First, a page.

Grants and Contracts Details


The goal of the proposed study is to elucidate the neuroprotective mechanisms of pioglitazone following traumatic brain injury (TBI). Presently, no pharmacological treatment is approved for TBI in part due to the overall complexity and an incomplete understanding of the fundamental pathways involved in TBI-induced cell death. This proposed study will test a novel usage of an FDA-approved drug, pioglitazone (Actos), which has been developed for the treatment of type 2 diabetes mellitus, as an effective TBI treatment. Several pathological events including mitochondrial dysfunction, oxidative stress, apoptosis, and inflammation are known to precipitate neuronal death following TBI. Therapeutic compounds that can target these multiple pathophysiological mechanisms can be extremely useful in preventing post-TBI neuronal death. We recently demonstrated that pioglitazone protects against neuroinflammation-induced neuronal damage by restoring mitochondrial bioenergetics and reducing inflammatory response and oxidative stress. Our preliminary studies also show that TBI induced by the midline fluid percussion injury can cause marked inflammation in the medial forebrain bundle, a tract that connects the striatum and substantia nigra (SN), followed by dopaminergic loss in the SN, and that pioglitazone treatments significantly reversed both microglial activation in MFB and dopaminergic neuron loss in the SN. We therefore hypothesize that pioglitazone protects neuronal structure and function by improving mitochondria function, inhibiting neuroinflammation and regulating the phenotypic polarization of microglia following TBI. We propose three specific aims: Aim 1. To test the hypothesis that pioglitazone can attenuate TBI-induced dopaminergic neuronal damage and locomotor deficits; Aim 2. To test the hypothesis that pioglitazone can inhibit pro-inflammatory responses, and reduce diffuse axonal injury in the MFB following TBI; and Aim 3. To test the hypothesis that pioglitazone may regulate the phenotypic polarization of microglia from a proinflammatory M1 state into an anti-inflammatory M2 state after TBI. Thus the proposed studies will allow us to determine whether pioglitazone plays an important role in the mitochondrial and inflammatory events following TBI. Knowledge of this potential role that could lead to potentially novel interventions and novel targets for the treatment of TBI and, perhaps, other neurological condition such as PD and Alzheimer’s disease.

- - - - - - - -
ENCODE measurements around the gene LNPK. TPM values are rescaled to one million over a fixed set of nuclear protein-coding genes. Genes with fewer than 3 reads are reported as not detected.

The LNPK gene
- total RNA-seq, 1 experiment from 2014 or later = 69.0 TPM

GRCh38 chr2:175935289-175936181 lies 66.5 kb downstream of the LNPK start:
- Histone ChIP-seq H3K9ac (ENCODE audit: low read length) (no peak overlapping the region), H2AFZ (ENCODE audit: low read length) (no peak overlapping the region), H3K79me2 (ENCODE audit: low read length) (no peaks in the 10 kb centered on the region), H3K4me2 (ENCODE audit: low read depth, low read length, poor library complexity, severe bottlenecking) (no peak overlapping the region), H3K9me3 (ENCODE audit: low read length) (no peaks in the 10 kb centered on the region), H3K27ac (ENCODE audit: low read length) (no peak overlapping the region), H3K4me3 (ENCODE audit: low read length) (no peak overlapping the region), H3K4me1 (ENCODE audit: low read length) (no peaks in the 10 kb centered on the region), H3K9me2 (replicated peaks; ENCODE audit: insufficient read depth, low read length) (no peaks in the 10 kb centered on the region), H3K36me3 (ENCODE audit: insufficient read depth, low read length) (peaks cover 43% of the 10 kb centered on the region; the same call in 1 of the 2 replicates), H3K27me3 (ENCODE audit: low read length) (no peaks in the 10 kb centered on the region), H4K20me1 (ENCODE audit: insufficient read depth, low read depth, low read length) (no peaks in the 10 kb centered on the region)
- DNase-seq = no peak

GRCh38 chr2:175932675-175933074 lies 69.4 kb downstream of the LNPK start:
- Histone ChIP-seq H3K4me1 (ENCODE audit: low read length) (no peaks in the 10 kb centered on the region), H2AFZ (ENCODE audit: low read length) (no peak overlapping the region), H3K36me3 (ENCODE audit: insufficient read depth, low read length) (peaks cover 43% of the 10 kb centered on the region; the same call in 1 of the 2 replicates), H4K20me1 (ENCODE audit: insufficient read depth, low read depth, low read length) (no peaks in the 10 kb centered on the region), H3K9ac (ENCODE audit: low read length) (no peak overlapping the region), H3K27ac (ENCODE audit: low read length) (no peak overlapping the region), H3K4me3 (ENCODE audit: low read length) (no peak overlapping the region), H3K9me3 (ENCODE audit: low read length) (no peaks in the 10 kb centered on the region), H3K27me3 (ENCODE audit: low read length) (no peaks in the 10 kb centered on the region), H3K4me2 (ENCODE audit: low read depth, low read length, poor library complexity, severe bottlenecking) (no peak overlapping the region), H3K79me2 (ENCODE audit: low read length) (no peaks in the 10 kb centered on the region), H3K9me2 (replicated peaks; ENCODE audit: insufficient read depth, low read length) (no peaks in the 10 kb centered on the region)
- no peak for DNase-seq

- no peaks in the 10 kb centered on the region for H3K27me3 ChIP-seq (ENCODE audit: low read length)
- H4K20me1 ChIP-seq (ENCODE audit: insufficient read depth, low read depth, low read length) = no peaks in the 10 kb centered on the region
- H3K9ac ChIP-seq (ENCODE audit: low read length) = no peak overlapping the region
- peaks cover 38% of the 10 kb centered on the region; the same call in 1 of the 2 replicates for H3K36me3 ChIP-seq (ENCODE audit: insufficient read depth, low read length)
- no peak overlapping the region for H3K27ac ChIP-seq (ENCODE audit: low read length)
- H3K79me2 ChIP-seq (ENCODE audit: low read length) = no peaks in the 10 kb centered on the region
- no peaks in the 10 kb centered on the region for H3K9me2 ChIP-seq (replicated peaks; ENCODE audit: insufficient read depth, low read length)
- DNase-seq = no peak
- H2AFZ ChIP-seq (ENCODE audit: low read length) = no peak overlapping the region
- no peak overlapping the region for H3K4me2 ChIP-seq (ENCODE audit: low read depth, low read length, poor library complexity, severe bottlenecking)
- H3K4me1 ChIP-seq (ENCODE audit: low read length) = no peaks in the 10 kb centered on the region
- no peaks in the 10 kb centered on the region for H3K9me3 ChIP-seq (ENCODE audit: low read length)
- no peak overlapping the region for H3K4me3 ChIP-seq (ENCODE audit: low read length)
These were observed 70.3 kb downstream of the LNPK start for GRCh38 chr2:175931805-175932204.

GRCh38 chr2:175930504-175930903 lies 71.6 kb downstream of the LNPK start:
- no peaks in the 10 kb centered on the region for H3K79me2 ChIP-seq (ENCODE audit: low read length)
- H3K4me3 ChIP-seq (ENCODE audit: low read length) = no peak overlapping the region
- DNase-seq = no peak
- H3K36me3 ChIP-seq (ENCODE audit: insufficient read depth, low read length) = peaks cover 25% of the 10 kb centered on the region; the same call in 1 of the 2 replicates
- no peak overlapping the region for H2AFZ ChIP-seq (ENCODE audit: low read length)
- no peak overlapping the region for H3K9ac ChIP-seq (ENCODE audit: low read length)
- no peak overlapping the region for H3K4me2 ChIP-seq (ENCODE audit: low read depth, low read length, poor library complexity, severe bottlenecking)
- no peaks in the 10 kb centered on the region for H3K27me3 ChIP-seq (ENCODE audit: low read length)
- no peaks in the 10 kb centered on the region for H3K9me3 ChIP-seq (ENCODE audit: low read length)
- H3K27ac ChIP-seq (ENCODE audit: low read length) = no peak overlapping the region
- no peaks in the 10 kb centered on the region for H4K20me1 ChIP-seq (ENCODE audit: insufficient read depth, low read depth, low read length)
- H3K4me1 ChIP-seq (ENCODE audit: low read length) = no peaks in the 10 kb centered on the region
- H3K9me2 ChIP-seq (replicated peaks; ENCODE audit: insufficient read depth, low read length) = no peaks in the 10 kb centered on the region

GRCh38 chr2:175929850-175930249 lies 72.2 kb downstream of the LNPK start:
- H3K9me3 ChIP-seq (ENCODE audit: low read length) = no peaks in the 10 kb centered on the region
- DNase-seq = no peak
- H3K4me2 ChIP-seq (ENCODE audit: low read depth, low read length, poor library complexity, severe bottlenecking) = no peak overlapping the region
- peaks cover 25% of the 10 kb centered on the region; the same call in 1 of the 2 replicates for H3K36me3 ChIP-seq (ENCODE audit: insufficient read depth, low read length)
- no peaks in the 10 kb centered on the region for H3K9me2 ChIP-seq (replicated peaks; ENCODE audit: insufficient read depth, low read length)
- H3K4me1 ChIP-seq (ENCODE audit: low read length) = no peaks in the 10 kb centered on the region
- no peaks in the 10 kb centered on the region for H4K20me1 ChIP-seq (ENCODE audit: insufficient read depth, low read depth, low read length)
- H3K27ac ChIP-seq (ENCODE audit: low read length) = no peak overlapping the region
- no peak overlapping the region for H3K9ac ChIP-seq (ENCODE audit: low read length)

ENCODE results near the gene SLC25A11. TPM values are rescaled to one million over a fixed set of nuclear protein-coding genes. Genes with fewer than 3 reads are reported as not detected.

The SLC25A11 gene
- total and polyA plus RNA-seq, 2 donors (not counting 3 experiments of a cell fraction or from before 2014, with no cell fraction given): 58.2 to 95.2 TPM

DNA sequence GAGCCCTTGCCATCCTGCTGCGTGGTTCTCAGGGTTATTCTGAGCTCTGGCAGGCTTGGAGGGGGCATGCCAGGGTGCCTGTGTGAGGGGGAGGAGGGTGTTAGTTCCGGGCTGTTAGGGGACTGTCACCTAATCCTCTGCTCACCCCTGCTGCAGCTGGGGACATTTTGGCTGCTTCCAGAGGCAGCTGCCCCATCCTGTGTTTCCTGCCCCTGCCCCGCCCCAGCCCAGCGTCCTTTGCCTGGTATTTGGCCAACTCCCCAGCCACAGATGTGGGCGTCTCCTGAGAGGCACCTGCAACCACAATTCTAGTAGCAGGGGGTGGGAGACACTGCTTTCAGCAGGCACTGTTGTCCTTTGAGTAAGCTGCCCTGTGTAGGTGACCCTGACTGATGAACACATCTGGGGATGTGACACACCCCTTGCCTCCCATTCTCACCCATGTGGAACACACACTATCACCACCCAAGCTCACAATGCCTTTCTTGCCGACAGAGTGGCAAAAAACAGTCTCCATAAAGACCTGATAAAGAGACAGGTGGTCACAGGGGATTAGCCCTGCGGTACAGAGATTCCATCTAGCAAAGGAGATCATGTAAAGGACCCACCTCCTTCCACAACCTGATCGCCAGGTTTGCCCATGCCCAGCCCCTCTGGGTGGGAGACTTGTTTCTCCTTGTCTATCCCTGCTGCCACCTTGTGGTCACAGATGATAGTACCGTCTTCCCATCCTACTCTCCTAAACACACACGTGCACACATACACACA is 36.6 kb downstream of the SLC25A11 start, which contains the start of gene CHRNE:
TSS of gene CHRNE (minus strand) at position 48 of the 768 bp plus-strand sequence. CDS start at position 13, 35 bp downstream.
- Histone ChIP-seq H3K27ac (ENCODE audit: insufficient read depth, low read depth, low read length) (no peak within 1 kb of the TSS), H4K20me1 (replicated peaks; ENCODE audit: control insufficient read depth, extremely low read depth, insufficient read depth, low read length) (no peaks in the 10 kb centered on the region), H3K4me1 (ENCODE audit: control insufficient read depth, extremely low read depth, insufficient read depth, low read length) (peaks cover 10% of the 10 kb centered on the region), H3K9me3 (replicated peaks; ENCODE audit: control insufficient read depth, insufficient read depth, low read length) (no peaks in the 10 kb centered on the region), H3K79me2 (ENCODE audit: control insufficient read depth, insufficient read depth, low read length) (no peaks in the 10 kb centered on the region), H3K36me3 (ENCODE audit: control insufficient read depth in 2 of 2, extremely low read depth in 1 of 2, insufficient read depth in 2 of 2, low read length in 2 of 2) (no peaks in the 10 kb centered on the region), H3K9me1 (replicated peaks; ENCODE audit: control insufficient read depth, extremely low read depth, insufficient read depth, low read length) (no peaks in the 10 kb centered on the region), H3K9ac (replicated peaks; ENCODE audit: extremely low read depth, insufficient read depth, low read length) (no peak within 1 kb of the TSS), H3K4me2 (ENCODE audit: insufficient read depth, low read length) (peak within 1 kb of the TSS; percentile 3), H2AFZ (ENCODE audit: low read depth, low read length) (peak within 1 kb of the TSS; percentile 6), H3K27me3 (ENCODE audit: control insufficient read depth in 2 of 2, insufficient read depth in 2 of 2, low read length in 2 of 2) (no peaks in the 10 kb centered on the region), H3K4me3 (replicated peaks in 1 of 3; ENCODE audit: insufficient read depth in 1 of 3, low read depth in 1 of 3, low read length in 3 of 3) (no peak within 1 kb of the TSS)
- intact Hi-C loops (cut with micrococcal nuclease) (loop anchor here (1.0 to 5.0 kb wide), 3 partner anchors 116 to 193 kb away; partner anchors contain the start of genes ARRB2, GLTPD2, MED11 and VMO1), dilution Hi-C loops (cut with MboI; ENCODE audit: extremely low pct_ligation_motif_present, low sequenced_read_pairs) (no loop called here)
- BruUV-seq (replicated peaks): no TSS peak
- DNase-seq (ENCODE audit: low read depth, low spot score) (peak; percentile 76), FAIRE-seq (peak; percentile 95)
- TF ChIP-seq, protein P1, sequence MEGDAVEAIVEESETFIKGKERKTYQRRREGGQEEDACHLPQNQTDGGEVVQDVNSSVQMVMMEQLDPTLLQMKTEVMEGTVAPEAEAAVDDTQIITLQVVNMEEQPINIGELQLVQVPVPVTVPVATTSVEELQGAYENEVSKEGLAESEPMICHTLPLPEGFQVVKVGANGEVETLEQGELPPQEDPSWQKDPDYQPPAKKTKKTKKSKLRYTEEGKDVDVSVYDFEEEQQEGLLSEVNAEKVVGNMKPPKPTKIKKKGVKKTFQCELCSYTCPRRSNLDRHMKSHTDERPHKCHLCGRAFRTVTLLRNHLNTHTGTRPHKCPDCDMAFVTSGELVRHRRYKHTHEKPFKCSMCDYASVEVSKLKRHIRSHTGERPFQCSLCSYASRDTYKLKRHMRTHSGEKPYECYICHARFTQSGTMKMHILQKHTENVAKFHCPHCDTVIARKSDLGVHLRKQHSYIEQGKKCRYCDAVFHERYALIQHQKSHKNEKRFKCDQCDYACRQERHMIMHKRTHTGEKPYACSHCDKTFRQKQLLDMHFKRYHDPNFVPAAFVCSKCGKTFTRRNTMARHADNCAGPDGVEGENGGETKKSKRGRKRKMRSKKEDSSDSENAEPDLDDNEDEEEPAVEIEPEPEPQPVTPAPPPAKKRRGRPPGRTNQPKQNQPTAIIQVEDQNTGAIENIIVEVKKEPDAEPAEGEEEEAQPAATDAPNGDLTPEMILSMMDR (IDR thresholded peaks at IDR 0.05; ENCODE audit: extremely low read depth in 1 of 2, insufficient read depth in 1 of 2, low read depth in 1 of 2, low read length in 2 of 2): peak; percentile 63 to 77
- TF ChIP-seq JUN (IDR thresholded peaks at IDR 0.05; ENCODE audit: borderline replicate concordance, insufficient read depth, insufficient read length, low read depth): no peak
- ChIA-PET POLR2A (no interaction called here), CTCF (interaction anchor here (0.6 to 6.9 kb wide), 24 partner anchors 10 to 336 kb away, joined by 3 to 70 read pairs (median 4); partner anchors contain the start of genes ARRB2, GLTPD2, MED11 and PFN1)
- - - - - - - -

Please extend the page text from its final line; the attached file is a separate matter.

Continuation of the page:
Effective start/end date1/15/181/14/22


  • KY Spinal Cord and Head Injury Research Trust: $300,000.00


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